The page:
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Once back in Weirwood, I was welcomed with curiousity. People had noticed my absence and were wondering what was going on. On the way back I had already thought about how best to communicate the lack of supplies. In the end, I decided to be honest and tell the villagers about the end to supplies from home. While disheartening, Weirwood would get used to it. And really, if I tell them then, their anger and frustration will be towards something not present. If they find out a couple months later, it will be against me.

 

Over the following days, the mood in the village was quite low. The prospect of meager supplies over winter dampened earlier euphoria over autumn supplies. In these days I stayed at home, working through the records of my predecessor, who had helped set up the village of Weirwood. As I found that frustration is contagious, I guess it is like with spoiled apples. Throw one spoiled apple into a barrel of good ones... and they'll all start rotting. The reverse is not true. And just like that, one miserable person will cause more miserable people, rather than one happy person causing more happy people...

 

From the records, it seems, Southern Pasirung had been large uninhabited, when the first settlers arrived. I am quite surprised about that, as it is quite habitable land. Why would the people of Northern Pasirung not simply settle in the South? That was a rather good question and despite tryng to find it out, seemingly, my predecessor had no idea what the cause of this phenomenon was. For obvious reasons, I had none either. But this seemed to be quite the interesting matter. I prepared to investigate this further, both to avoid further reprimandment and the villagers, until they were in higher spirits again.

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I've now been wandering these woods for days. The panorama of the forest and the mountain range is beautiful, but I have not encountered many people. In fact, I encountered only one person. She was a bit of a strange person, but I guess you have to be strange to come out here. I have not found anything of value yet, which is somewhat discouraging. Traces of natives also are scarce and the few that I found could as much be traces of past settlers. It looks as if noone ever was here in the past. As if this land has never been settled at all. But why would this much fertile ground go unnoticed? This close to Polynesia, who settled the many small islands. It remains a mystery, I guess...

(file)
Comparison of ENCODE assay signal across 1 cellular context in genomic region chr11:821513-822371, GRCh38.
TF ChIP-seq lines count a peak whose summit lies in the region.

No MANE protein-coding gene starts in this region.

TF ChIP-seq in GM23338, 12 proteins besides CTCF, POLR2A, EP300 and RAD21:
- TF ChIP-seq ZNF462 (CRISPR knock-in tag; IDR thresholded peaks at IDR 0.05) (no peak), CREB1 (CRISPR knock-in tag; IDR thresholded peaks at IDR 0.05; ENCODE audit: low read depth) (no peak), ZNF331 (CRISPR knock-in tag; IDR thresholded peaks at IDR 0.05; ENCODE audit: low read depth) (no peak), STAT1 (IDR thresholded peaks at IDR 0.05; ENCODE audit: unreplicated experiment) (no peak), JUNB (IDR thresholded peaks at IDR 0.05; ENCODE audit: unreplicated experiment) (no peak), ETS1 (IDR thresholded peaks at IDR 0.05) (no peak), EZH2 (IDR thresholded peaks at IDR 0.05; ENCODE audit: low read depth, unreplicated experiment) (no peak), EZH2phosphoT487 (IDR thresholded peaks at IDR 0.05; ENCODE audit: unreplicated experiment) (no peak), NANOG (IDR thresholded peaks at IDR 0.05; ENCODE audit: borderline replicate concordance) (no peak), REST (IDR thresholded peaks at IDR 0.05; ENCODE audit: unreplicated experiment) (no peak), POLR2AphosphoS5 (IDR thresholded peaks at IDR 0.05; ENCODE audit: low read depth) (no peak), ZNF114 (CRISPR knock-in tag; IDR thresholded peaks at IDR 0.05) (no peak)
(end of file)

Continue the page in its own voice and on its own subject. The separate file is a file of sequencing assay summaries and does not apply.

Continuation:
Still, it feels like I'm not alone here. I have met one other person in these woods. Our paths have crossed no less than four times now in the last two weeks, since I left Weirwood. I feel like I have seen her before, or that there is more to her than seems. At the very least, she seems to be meeting me deliberately. Meanwhile, to be honest, I have no idea where I am. This forest is rather confusing. While I do not think I have come far, I cannot exactly recall where I am and this is rather worrying. Sleeping in the wild is also becoming uncomfortable whenever it starts to rain, which it does quite a lot in these hilllands. I try to mak down my position on a provisory map, using the sun to assist me in determining direction, but I cannot make sense of any of of this charted territories. I really hope I get home without issue, because food is also in short supply.

 

I really do wonder though, what this person wants of me. Do they know something?

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The further I go, the more confusing this land gets. The woods are in a primeval state, thick and only at times interjected by open meadows and plains. I have lost my way weeks ago and honestly, I got no idea how far I have wandered. If it weren't for the bountiful nature of these lands, starvation would have killed me already. But this only solves one issue, it does nt help the fact that I am trapped in this near-endless forest. And I am not alone. Watched by a now familiar gaze from still unknown eyes. All attempts to make contact have failed. I guess, the sole way to get into contact would be to wait till they wish to approach me.

 

They do not seem hostile, however. I get the feeling, that they are also kind of watching over me in their own way. Or I am just incredibly lucky. What my books on survival in the wilderness taught me, has pretty much helped me survive these past few weeks, if not months. But the fact, that not one dangerous animal crossed my path, not one existential hazard has been encountered, it is quite strange. At times, I find myself trusting these unknown forces to guide me to safety, especially in the face of gathering clouds, heralding rain and thunder, when mysteriously, semblances of paths guide me to safe shelter.

 

Still, I wish they would talk to me. In the absence of hunger and thirst, I guess it is the lack of interaction, that takes its hardest toll. I think, it is the hope for there to be some sort of contact, that keeps me going, instead of breaking down. I did not plan for this to be an excursion of months. What keeps me company is my notebook... my own thoughts. And the feeling, that someone is out there...

 

[hr]

 

Maybe, I'm losing it now... I think, I have caught a glimpse of another person. In the trees above, eeriely watching me with her vermillion eyes. Like a fairie, she sat on a branch, carefree, dressed as if going for a tea party. How she managed to get up there, twenty metres in her dress, I do not know. It remains a mystery, one of many mysteries. Maybe, I have snapped.

 

My shouts seemed to reach her, yet, she did not reply. Her eyes merely watched my actions. I even tried climbing the tree, but all attempts to get even just to the first branches were futile. It seems, I cannot help it, I need to go on, wondering... In due time, maybe I will find a way to talk, a way to get home... or maybe it is the first signs, that I am lost in more way than one now...